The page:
Below is the full text of the email I received protesting Dr. Hager's appointment to the FDA's Reproductive Health Drugs Advisory Committee.
Subject: Dr. David Hager and the FDA Subject: Bush appointment Date: Mon, 05 Jan 2004
President Bush has announced his plan to select Dr. W. David Hager to head up the Food and Drug Administration's (FDA) Reproductive Health Drugs Advisory Committee. The committee has not met for more than two years, during which time its charter lapsed. As a result, the Bush Administration is tasked with filling all eleven positions with new members. This position does not require Congressional approval. The FDA's Reproductive Health Drugs Advisory Committee makes crucial decisions on matters relating to drugs used in the practice of obstetrics, gynecology and related specialties, including hormone therapy, contraception, treatment for infertility, and medical alternatives to surgical procedures for sterilization and pregnancy termination.
Dr. Hager's views of reproductive health care are far outside the mainstream for reproductive technology. Dr. Hager is a practicing OB/GYN who describes himself as "pro-life" and refuses to prescribe contraceptives to unmarried women. Hager is the author of "As Jesus Cared for Women: Restoring omen Then and Now." The book blends biblical accounts of Christ healing women with case studies from Hager's practice. In the book Dr. Hager wrote with his wife, entitled "Stress and the Woman's Body," he suggests that women who suffer from premenstrual syndrome should seek help from reading the bible and praying. As an editor and contributing author of "The Reproduction Revolution: A Christian Appraisal of Sexuality Reproductive Technologies and the Family," Dr. Hager appears to have endorsed the medically inaccurate assertion that the common birth control pill is an abortifacient. Hager's mission is religiously motivated. He has an ardent interest in revoking approval for mifepristone (formerly known as RU-486) as a safe and early form of medical abortion.Hagar recently assisted the Christian Medical Association in a "citizen's petition" which calls upon the FDA to revoke its approval of mifepristone in the name of women's health.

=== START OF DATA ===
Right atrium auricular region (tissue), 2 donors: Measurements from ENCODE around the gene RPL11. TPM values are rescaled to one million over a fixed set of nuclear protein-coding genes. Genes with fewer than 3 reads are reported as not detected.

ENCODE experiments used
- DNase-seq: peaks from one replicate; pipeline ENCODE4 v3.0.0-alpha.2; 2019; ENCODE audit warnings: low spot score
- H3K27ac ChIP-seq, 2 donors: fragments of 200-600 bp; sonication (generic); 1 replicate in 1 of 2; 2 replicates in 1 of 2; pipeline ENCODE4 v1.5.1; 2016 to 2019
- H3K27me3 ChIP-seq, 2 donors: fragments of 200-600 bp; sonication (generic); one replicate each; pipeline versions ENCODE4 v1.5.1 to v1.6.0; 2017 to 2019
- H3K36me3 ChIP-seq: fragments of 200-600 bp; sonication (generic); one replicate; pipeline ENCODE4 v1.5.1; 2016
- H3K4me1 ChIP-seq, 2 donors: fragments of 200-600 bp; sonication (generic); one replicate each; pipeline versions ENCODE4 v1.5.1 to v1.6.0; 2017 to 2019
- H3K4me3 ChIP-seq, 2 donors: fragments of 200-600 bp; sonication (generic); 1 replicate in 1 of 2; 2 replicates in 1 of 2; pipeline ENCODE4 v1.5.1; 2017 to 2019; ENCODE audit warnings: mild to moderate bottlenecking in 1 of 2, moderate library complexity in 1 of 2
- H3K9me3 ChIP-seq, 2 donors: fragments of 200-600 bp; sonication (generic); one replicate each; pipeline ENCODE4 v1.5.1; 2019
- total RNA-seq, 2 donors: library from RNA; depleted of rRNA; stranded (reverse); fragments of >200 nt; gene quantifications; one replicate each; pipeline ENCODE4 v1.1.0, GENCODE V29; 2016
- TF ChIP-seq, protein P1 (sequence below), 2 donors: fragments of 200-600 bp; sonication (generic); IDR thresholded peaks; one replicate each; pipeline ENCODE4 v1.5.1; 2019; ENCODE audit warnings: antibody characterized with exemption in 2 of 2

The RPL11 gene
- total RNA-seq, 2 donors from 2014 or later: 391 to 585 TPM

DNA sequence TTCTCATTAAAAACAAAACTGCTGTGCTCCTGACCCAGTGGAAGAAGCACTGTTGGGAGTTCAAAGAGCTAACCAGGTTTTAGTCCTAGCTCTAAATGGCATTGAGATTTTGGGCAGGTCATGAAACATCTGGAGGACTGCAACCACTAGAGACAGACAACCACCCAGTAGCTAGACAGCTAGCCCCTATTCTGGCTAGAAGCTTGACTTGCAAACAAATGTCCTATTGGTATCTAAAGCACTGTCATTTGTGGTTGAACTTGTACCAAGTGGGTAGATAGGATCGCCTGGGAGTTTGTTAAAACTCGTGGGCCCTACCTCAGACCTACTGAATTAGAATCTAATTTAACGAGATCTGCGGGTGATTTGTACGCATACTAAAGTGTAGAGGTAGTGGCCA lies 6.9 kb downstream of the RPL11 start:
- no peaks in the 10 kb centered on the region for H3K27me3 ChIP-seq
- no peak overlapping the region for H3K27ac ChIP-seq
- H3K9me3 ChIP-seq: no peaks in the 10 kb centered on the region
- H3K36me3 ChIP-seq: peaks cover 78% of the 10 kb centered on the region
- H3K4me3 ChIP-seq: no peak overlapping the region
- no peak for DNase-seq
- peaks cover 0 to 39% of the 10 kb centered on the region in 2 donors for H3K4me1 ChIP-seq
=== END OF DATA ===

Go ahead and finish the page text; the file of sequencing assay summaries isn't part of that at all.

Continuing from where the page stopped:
Hager's desire to overturn mifepristone's approval on religious grounds rather than scientific merit would halt the development of mifepristone as a treatment for numerous medical conditions disproportionately affecting women, including breast cancer, uterine cancer, uterine fibroid tumors, psychotic depression, bipolar depression and Cushing's syndrome.
Women rely on the FDA to ensure their access to safe and effective drugs for reproductive health care including products that prevent pregnancy. For some women, such as those with certain types of diabetes and those undergoing treatment for cancer, pregnancy can be a life-threatening condition. We are concerned that Dr. Hager's strong religious beliefs may color his assessment of technologies that are necessary to protect women's lives or to preserve and promote women's health.
Hager's track record of using religious beliefs to guide his medical decision-making makes him a dangerous and inappropriate candidate to serve as chair of this committee. Critical drug public policy and research must not be held hostage by antiabortion politics. Members of this important panel should be appointed on the basis of science and medicine, rather than politics and religion. American women deserve no less.
Whichever side you are on, get out and vote in every election. Stay informed. If you want to change the way things are, you can as long as this country remains a democracy.